MASSENA — Town Supervisor Joseph D. Gray said when the group he formed to explore the future of Massena Memorial Hospital meets later this month a “Plan C” may actually be presented.
Mr. Gray had challenged the hospital’s administration and unions to come up with a Plan B, which would provide an alternative to privatization, something that has raised the concerns of members of the CSEA and New York State Nurses Association unions.
Mr. Gray said last month the group heard a presentation on a Plan B that would see the employees accept a three-year wage freeze and switch health insurance plans. That plan, like privatization, would save the hospital money up front, but still paints a cloudy picture for the hospital’s future.
According to Mr. Gray, the hospital’s financial analysis used projected numbers for 2014, but now that some actual numbers are available, town officials asked the Buffalo accounting firm Freed Maxick to rerun its numbers for both privatization and Plan B.
“We asked them to go back and rework the numbers for both privatization and Plan B, and using the real numbers neither plan looked good,” Mr. Gray said.
Following the presentation of those reworked numbers, Mr. Gray said union officials said they had additional ideas on ways that the hospital could be saved.
“In the meeting we called last week, the unions said they had some other ideas so we challenged them to come up with a Plan C,” Mr. Gray said.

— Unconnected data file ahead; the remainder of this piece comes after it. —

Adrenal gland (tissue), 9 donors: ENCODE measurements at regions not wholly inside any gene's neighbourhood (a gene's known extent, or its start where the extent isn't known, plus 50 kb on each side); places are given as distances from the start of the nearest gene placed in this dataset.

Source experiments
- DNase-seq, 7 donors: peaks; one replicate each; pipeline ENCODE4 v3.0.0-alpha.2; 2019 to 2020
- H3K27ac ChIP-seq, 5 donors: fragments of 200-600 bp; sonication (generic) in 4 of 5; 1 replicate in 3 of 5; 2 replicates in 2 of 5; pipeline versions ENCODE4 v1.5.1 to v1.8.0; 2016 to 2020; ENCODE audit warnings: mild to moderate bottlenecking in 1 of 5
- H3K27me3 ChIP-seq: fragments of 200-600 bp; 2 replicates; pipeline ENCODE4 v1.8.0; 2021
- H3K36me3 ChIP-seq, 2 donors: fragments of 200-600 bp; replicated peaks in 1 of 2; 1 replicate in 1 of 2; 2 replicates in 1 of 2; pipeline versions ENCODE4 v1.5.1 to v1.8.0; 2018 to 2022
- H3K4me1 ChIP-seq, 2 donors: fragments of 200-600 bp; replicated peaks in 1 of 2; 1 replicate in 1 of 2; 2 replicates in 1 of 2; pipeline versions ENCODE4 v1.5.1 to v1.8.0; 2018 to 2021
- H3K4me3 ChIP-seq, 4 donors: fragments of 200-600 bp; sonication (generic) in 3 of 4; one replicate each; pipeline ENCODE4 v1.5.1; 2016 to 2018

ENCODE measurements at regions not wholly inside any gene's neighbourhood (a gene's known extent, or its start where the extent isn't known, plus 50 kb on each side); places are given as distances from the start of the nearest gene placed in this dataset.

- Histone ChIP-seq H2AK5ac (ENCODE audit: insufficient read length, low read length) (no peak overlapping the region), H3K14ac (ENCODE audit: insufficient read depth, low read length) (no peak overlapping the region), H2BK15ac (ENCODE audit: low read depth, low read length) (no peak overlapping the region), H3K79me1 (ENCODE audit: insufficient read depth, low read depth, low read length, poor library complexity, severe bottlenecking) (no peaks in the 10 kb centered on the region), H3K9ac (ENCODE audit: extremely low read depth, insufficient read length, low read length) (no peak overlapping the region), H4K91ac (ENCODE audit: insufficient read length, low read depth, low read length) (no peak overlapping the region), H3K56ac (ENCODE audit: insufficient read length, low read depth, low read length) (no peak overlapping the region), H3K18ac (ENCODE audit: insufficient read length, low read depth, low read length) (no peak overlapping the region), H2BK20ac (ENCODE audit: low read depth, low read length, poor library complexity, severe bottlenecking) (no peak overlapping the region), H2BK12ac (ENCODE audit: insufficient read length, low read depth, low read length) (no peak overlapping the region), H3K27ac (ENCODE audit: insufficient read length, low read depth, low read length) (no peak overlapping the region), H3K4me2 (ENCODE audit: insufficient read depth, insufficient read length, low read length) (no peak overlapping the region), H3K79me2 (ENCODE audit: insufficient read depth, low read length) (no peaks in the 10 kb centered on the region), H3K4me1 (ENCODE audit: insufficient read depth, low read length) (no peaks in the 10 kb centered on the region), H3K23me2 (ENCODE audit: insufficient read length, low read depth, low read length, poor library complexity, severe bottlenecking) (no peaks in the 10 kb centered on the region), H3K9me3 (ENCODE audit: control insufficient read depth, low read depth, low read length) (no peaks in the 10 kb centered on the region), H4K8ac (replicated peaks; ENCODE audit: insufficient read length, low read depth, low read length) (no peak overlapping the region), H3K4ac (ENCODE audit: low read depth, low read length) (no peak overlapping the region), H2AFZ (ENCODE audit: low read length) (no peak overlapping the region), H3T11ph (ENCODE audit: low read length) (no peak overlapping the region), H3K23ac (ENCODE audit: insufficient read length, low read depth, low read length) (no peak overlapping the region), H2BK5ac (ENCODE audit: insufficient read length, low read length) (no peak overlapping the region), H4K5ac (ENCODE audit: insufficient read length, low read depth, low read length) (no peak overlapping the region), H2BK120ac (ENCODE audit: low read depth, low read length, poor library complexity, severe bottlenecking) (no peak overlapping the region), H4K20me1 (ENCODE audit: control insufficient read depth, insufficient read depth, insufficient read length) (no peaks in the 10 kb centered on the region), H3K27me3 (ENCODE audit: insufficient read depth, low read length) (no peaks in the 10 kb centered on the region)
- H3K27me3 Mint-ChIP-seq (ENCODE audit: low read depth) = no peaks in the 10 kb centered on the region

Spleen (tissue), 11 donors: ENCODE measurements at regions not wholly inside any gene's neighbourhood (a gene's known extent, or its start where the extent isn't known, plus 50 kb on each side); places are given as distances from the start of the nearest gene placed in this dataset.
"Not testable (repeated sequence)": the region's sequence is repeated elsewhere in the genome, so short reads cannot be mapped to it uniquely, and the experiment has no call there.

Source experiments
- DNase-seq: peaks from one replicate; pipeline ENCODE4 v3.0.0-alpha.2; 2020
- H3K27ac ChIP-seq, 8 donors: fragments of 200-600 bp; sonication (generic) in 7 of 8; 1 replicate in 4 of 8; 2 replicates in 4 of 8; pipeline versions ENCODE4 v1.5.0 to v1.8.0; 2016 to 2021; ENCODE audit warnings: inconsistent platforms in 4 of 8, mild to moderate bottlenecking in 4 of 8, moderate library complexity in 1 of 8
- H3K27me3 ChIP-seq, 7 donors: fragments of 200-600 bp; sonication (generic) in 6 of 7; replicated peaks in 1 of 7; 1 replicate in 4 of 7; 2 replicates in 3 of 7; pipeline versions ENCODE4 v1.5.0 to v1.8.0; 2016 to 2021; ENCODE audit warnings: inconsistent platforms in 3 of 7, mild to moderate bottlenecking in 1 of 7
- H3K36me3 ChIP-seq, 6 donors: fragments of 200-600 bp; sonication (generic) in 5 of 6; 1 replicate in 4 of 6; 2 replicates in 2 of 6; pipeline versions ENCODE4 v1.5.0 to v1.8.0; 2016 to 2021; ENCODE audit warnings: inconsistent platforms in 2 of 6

While a date for the group’s next meeting has not yet been set, Mr. Gray said he expects to meet later this month, at which point town officials will find out whether a Plan C is forthcoming.
After losing just over $2 million in the first six months of the year, and reporting that the hospital was down to its last $3.1 million in operating cash, Mr. Gray said something has to be done sooner rather than later.
“We will see what the numbers look like if the unions present a Plan C,” Mr. Gray said. “I anticipate we’ll be making a decision shortly after that unless further explanation of the numbers is needed.”
Town Councilman Joseph F. Macaulay, who also has been attending the meetings, noted the hospital lost $4 million last year, $2 million the year before that and $1.5 million the year before that.
When the town board met last month, Mr. Macaulay said time is starting to run out.
“As soon as that $3 million is gone you’re looking at closing the doors,” he said. “We need to find a way to keep the hospital open.”